The Place of Athletics in Catholic High Schools

A father embraces his son after handing his son the same number jersey he wore when he played football at St. Henry School in Nashville, Tenn. (CNS photo/Rick Musacchio, Tennessee Register)

What is the place of athletics in Catholic high schools?

Catholic high schools emphasize education of the "whole person," and try to resist the temptation to let sports drive the agenda or dominate students' lives. This goal, of course, is not always achieved. Some Catholic schools—at the high school and college level—are quite popular precisely because of their sports.  

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It's a tough balance. Success in sports drives up applications and local interest, and potentially donations, but it can overshadow other programs, potentially marginalizing non-athletes and non-coaches. And yet, sports can foster a work ethic, a spirit of collaboration, and a sense of commitment to a larger community. For young men in particular, sports can be a healthy way to channel aggression and energy and cultivate the loyalty and strength-through-adversity that will make them good husbands and fathers. 

A female colleague of mine (when I asked her the impact of sports on girls) told me that sports give young women "a power beyond their looks." It empowers them to embrace a role, she said, different from what our culture and media expect. She said that if you look at a typical girls' magazine, it's all about what women are wearing, who they're dating, and how they apply their makeup. But during games and practices, she said, girls cannot worry about their clothing or social standing. They have to focus on the team as a whole and what they can contribute. In her experience, girls who play sports often develop a maturity and a confidence earlier than some of their peers. (She added that the same qualities can be developed in other activities—like dance, music, or in student leadership groups.)

Athletics programs can be one more vehicle for giving glory to God and reinforcing the habits and virtues that make for selfless leaders. On the other hand, it can also inflate egos and individualism, not to mention cause major injury (at least in football).

How, then, do we think about the role of sports in Catholic education? Knowing of the pros and cons, how should sports at a Catholic high school be different than at a non-Catholic high school?

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Abigail Woods-Ferreira
3 years 11 months ago
Sports are an essential part of education, just for the reasons you stated. I think at a Catholic school their connection to the development of the whole person can be made explicit in the mission. The best way to keep them integrated at the practical level is to always treat sports like any other activity - students should not be missing inordinate amounts of class time for sports, athletes should be held to the same academic and disciplinary standards as other students, coaches should be held to the same professional standards and boundaries as other teachers, and institutional integrity should always come first, even if it is at the expense of winning on the field. (I know that might be extremely challenging for schools with an elite football tradition, like Notre Dame. I confess that as an Ann Arbor native I have just a slight bias against Notre Dame football :) ) I also think it is important to make athletic opportunities available to students who may be interested in playing casually, but aren't interested in Varsity level commitment. Intramural sports often get overlooked, but their presence in a school is good for a wide range of students and a reminder that the main purpose of school sports is physical activity, having fun, and building community. These are simple things, yet if a school is not careful, it does run the risk of developing a culture that puts athletics on a pedestal instead of making them an integrated part of education. When sports are well integrated they are, like the arts and spirituality, essential parts of a Catholic education.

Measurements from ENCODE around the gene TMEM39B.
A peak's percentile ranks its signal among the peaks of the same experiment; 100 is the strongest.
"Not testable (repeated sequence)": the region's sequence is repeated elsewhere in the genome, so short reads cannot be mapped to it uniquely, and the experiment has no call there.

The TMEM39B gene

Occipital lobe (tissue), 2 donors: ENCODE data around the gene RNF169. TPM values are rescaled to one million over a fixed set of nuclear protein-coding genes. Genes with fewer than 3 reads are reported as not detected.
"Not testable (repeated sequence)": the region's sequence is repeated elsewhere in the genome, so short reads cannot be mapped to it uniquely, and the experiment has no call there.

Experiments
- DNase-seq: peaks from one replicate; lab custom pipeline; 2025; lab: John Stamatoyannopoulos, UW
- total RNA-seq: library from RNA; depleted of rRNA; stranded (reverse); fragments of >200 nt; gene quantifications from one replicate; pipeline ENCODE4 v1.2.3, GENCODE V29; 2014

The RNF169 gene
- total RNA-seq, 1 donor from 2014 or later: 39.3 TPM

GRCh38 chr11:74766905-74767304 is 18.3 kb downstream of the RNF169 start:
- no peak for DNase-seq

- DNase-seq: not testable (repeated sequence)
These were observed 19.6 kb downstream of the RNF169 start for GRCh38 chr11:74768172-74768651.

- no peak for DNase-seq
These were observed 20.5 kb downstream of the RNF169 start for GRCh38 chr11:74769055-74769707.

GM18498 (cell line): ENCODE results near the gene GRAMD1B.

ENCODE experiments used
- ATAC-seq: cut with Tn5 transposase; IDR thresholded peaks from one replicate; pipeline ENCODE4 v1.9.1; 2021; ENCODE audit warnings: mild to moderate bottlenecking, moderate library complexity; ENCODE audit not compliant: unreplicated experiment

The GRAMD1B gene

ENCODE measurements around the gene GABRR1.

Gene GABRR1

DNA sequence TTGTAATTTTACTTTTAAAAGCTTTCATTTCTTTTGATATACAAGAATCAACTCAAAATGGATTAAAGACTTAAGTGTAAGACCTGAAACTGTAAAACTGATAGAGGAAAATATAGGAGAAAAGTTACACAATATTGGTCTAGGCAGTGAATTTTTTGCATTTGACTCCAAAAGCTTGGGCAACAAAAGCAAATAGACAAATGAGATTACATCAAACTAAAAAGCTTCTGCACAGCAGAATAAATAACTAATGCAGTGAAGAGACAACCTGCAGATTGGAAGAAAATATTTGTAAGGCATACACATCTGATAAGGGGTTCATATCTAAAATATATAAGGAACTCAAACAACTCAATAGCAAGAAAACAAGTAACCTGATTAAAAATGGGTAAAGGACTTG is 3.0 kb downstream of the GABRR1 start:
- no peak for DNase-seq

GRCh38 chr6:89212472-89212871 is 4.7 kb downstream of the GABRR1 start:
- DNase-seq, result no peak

Kevin M
3 years 11 months ago
I love sports, and working for a small Catholic university, I've seen first-hand the vibrancy and diversity that athletics brings to a campus. The same goes for high school. However, it is so difficult to find that balance between fostering the natural competitor's spirit and the win-at-any-cost reality that drives (especially larger) athletic programs. In that, the head coach's character is vitally important to encouraging the positive atmosphere of any team, but is especially important in a program founded up Catholic principles. Coaches that do not conduct themselves ethically nor treat their players with dignity are all too common in athletics; and all too common at Catholic universities. Often the desire to find a "winning coach" and the dollars that accompany winning supersedes institutional principles. Of course, nobody likes losing, but at what cost does winning come for some programs? The reality is that even in the most successful programs, most of these kids will not be going pro in their sport. So, for Catholic and non-Catholic players alike, the time spent with their team can be paramount to the healthy development of their philosophies of self, community, hard work, sacrifice, and even God.